Starring John-Paul Howard, Jamison Jones, Zarah Mahler and Piper Curda
Written by Brett Pierce and Drew T. Pierce
Directed by the Pierce Brothers
There’s something wonderfully nostalgic about THE WRETCHED despite the fact that the majority of its runtime takes place in present day. It’s one of the slicker pieces of production the canon has seen all year, but it’s also one grounded in the slow-burn eeriness, vibe and practical effects of yesteryear’s fright films. It’s a melding of folkloric fear and creature-feature that—while lacking the memorable, go-for-broke chaos of the movies it emulates—succeeds as a faithful (and welcome) revival of classic horror filmmaking techniques.
When seventeen-year-old Ben (John-Paul Howard) moves back home with his estranged father (Jamison Jones), he begins to suspect the next-door neighbor might be up to some malevolent shenanigans. Dangerous obsession ensues as disappearances mount, strange sigils are discovered and Ben is left to wonder if it’s him going crazy or everyone else. Pretty much, it’s REAR WINDOW through the grue-smeared lens of EVIL DEAD. And for the most part, it succeeds in both cinematic arenas.
After a dread-soaked prologue introduces us to some spectacular cinematography, a moody original score and a slight hint as to the terror to follow, we’re introduced to our well-written protagonists and the lakeside town they inhabit. Writer-director duo the Pierce brothers (Brett & Drew) know how to mount tension, play with expectation and write surprisingly layered personalities even when certain subjects’ onscreen time is minimal. Truthfully, I wasn’t only surprised at just how much I began to empathize with each of the main players but was more stunned at just how talented the actors/actresses inhabiting the roles were. THE WRETCHED is a presentation in which all talents have combined to create an independent film that’s engaging, fun and technically accomplished.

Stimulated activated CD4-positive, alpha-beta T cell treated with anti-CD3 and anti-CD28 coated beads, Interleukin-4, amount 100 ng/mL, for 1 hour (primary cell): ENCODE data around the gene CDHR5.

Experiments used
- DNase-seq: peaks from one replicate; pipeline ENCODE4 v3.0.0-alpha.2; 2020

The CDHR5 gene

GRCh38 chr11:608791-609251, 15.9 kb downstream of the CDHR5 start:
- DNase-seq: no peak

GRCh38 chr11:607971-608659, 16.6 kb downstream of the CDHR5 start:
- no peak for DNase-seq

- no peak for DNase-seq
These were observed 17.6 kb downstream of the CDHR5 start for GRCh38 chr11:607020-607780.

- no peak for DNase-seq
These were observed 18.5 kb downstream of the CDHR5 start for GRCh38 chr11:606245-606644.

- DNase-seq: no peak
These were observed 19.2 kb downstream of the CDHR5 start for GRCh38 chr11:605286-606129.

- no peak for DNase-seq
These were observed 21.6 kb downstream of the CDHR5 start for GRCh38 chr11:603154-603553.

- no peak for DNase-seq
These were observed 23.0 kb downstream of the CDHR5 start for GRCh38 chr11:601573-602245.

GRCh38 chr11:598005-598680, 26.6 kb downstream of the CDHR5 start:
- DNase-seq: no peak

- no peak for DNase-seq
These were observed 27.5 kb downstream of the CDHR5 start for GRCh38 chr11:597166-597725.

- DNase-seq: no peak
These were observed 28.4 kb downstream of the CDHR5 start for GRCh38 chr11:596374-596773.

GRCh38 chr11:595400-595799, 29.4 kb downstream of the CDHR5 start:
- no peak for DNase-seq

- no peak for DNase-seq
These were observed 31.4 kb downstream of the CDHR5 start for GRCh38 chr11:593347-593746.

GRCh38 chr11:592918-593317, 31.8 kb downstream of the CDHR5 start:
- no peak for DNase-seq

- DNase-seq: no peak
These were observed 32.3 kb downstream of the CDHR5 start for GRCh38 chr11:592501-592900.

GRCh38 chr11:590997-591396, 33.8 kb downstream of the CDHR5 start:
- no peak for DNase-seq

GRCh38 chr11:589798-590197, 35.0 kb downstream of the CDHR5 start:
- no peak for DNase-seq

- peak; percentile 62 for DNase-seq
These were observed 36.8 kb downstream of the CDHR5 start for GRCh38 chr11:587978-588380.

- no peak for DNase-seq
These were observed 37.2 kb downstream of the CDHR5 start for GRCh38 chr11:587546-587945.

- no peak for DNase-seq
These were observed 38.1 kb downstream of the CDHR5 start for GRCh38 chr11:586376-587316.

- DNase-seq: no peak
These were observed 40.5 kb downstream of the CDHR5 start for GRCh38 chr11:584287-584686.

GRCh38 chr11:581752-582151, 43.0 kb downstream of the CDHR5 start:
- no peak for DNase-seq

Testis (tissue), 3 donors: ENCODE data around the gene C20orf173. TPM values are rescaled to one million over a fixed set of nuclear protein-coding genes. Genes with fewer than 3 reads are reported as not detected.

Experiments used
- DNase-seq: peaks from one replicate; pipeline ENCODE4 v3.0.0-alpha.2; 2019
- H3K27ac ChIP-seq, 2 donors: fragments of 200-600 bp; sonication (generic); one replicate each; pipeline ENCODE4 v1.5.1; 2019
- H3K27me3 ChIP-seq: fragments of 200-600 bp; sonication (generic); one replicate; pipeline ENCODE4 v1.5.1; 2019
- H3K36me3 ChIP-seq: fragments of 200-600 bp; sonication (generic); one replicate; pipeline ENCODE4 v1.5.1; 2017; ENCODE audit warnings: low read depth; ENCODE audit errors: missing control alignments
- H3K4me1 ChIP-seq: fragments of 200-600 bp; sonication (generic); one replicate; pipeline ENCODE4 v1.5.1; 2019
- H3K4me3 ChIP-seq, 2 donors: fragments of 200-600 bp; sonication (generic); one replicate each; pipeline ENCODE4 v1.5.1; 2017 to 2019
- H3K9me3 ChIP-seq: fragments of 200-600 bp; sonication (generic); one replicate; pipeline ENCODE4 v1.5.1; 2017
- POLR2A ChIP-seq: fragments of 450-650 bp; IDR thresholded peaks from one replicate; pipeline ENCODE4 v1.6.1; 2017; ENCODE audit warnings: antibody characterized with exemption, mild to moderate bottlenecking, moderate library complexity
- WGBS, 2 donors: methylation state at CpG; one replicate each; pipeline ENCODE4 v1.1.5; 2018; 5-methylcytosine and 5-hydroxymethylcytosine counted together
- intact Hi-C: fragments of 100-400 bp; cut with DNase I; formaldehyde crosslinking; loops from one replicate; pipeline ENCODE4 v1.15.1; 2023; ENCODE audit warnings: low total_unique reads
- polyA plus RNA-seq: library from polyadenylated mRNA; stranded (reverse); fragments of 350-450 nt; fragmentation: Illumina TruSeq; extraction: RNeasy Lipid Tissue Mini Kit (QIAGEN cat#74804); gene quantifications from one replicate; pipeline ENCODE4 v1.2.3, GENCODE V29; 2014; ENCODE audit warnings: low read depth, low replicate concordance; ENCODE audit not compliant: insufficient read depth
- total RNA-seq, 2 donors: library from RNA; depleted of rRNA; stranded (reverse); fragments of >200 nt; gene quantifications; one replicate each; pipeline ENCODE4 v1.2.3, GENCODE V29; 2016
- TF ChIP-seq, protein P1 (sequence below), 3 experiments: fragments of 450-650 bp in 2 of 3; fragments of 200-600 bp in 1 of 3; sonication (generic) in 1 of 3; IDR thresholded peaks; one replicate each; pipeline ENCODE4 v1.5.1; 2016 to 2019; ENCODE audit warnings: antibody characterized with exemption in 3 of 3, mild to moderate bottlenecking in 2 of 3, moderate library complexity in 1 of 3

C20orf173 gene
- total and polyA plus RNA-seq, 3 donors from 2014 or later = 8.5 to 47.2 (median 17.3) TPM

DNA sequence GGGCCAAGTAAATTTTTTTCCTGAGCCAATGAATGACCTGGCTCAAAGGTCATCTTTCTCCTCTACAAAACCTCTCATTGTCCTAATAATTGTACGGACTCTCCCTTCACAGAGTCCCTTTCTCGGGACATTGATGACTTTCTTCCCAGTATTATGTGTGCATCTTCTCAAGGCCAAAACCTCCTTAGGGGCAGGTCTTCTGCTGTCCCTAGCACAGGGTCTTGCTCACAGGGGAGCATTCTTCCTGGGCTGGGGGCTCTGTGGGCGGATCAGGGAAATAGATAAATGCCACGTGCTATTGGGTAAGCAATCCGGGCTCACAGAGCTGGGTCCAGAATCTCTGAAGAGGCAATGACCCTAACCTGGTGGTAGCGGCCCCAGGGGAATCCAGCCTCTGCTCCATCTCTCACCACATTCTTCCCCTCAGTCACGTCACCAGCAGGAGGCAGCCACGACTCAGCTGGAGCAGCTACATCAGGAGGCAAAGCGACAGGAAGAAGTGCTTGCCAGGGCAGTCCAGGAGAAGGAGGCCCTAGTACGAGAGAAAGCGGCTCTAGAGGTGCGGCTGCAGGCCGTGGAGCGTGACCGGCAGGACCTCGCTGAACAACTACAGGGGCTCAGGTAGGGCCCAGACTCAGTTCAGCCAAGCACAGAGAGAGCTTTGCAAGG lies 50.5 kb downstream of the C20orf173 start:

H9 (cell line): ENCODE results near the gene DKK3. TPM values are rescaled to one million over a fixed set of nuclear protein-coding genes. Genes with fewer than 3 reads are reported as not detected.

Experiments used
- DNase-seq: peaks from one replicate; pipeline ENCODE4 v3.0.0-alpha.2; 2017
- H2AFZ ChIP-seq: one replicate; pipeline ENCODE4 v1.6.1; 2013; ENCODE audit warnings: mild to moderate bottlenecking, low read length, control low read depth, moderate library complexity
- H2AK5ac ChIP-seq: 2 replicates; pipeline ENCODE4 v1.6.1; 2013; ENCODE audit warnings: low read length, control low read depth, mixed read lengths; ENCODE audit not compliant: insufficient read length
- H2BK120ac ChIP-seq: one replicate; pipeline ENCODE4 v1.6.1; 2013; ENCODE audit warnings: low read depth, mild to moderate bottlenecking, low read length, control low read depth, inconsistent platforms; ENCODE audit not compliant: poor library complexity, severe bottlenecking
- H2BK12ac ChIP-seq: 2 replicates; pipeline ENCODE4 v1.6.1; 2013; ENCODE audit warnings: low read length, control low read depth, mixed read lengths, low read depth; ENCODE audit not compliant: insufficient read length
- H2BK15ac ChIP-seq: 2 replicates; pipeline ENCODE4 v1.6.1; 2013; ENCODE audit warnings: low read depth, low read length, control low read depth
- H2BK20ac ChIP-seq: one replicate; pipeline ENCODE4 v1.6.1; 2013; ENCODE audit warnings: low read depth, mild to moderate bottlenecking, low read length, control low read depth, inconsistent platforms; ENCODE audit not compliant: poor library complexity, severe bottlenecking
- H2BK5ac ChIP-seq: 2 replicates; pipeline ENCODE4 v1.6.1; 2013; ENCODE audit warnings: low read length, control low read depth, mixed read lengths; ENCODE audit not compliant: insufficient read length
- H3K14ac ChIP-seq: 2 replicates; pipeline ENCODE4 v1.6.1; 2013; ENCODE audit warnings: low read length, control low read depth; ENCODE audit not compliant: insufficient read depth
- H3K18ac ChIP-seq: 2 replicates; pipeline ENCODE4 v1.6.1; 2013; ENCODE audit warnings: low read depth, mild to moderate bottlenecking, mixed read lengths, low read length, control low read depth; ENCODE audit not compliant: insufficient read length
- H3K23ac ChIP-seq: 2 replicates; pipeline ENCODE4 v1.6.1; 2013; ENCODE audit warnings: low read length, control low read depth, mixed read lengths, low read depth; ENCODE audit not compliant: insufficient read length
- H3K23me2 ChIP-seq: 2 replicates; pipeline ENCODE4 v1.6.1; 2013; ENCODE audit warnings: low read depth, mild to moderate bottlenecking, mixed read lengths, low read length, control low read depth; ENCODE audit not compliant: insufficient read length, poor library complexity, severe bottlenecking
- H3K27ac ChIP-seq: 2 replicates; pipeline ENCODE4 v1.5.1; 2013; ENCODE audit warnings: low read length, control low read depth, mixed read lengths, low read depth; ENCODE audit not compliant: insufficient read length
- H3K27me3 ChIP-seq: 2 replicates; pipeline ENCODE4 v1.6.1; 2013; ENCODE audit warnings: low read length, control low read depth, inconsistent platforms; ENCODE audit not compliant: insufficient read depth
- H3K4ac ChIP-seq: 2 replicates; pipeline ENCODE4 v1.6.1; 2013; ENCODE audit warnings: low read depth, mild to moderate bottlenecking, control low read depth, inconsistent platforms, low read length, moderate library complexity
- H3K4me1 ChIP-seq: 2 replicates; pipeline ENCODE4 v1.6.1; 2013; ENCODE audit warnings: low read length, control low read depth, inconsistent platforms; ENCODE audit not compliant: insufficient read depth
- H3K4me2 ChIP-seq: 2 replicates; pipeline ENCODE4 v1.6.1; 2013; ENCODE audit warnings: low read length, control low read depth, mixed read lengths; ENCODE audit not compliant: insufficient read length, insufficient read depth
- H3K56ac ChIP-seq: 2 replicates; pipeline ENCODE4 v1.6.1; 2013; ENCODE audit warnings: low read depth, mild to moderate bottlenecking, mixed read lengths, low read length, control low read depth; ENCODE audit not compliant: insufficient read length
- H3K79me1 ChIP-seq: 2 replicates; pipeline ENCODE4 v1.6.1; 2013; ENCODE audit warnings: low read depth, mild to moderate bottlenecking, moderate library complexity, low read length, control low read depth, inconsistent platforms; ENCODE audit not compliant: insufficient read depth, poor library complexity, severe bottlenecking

Unfortunately, THE WRETCHED falters in its finale when a wholly unnecessary reveal occurs—plaguing the previously linear storyline with newly developed, brow-furrowing inconsistencies. This last-ditch effort to fool the audience hurt my experience as—instead of just enjoying the climax—I was distracted with a mental game of connect the dots as to how it made any plausible sense within the logic of the movie’s narrative. ***SPOILER***To be more direct, adding in a completely new, story-relevant character in the literal last five minutes that the audience has had zero knowledge of/connection with is never a good idea. ***END SPOILER*** This added twist coupled with the denouement simply don’t function as intended and only serve to contradict the “rules” established earlier. It’s also never made clear as to why Ben doesn’t just use his iPhone to snap pics of the macabre evidence he discovers. Would make convincing others a breeze—but then I guess the movie would just end too quickly? Oh well . . .
Despite THE WRETCHED’s confused clawing toward a disappointingly muddled finish, it’s nonetheless a compelling and expertly shot descent into demonic paranoia that establishes the Pierce Brothers as a welcome new voice (collectively speaking) in the horror genre. Living up to a plug from Sam Raimi is a hard thing to do, but Brett and Drew have earned the accolade.